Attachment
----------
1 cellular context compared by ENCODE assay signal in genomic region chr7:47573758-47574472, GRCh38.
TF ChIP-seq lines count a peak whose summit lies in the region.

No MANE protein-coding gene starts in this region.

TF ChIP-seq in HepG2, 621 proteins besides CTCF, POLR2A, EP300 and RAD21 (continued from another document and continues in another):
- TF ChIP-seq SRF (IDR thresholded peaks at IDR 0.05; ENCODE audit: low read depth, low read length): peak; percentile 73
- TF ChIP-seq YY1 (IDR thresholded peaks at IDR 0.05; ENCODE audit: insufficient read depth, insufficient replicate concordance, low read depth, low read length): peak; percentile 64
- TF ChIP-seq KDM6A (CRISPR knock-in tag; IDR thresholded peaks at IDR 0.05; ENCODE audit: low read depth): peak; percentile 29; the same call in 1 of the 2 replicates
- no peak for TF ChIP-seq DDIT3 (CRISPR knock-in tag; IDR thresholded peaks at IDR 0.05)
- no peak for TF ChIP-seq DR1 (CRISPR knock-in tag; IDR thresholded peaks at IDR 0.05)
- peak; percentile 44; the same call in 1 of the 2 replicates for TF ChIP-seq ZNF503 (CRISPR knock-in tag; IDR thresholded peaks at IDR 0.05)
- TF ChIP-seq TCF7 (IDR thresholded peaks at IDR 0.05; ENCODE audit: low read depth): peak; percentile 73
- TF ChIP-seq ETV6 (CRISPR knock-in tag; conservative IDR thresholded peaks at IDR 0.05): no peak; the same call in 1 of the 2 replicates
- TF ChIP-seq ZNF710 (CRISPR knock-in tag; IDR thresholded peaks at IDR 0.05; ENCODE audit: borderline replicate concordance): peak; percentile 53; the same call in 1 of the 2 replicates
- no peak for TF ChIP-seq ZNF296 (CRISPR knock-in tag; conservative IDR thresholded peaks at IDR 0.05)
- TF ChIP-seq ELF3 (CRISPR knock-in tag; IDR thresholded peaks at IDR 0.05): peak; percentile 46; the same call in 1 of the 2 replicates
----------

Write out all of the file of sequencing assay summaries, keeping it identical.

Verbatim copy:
1 cellular context compared by ENCODE assay signal in genomic region chr7:47573758-47574472, GRCh38.
TF ChIP-seq lines count a peak whose summit lies in the region.

No MANE protein-coding gene starts in this region.

TF ChIP-seq in HepG2, 621 proteins besides CTCF, POLR2A, EP300 and RAD21 (continued from another document and continues in another):
- TF ChIP-seq SRF (IDR thresholded peaks at IDR 0.05; ENCODE audit: low read depth, low read length): peak; percentile 73
- TF ChIP-seq YY1 (IDR thresholded peaks at IDR 0.05; ENCODE audit: insufficient read depth, insufficient replicate concordance, low read depth, low read length): peak; percentile 64
- TF ChIP-seq KDM6A (CRISPR knock-in tag; IDR thresholded peaks at IDR 0.05; ENCODE audit: low read depth): peak; percentile 29; the same call in 1 of the 2 replicates
- no peak for TF ChIP-seq DDIT3 (CRISPR knock-in tag; IDR thresholded peaks at IDR 0.05)
- no peak for TF ChIP-seq DR1 (CRISPR knock-in tag; IDR thresholded peaks at IDR 0.05)
- peak; percentile 44; the same call in 1 of the 2 replicates for TF ChIP-seq ZNF503 (CRISPR knock-in tag; IDR thresholded peaks at IDR 0.05)
- TF ChIP-seq TCF7 (IDR thresholded peaks at IDR 0.05; ENCODE audit: low read depth): peak; percentile 73
- TF ChIP-seq ETV6 (CRISPR knock-in tag; conservative IDR thresholded peaks at IDR 0.05): no peak; the same call in 1 of the 2 replicates
- TF ChIP-seq ZNF710 (CRISPR knock-in tag; IDR thresholded peaks at IDR 0.05; ENCODE audit: borderline replicate concordance): peak; percentile 53; the same call in 1 of the 2 replicates
- no peak for TF ChIP-seq ZNF296 (CRISPR knock-in tag; conservative IDR thresholded peaks at IDR 0.05)
- TF ChIP-seq ELF3 (CRISPR knock-in tag; IDR thresholded peaks at IDR 0.05): peak; percentile 46; the same call in 1 of the 2 replicates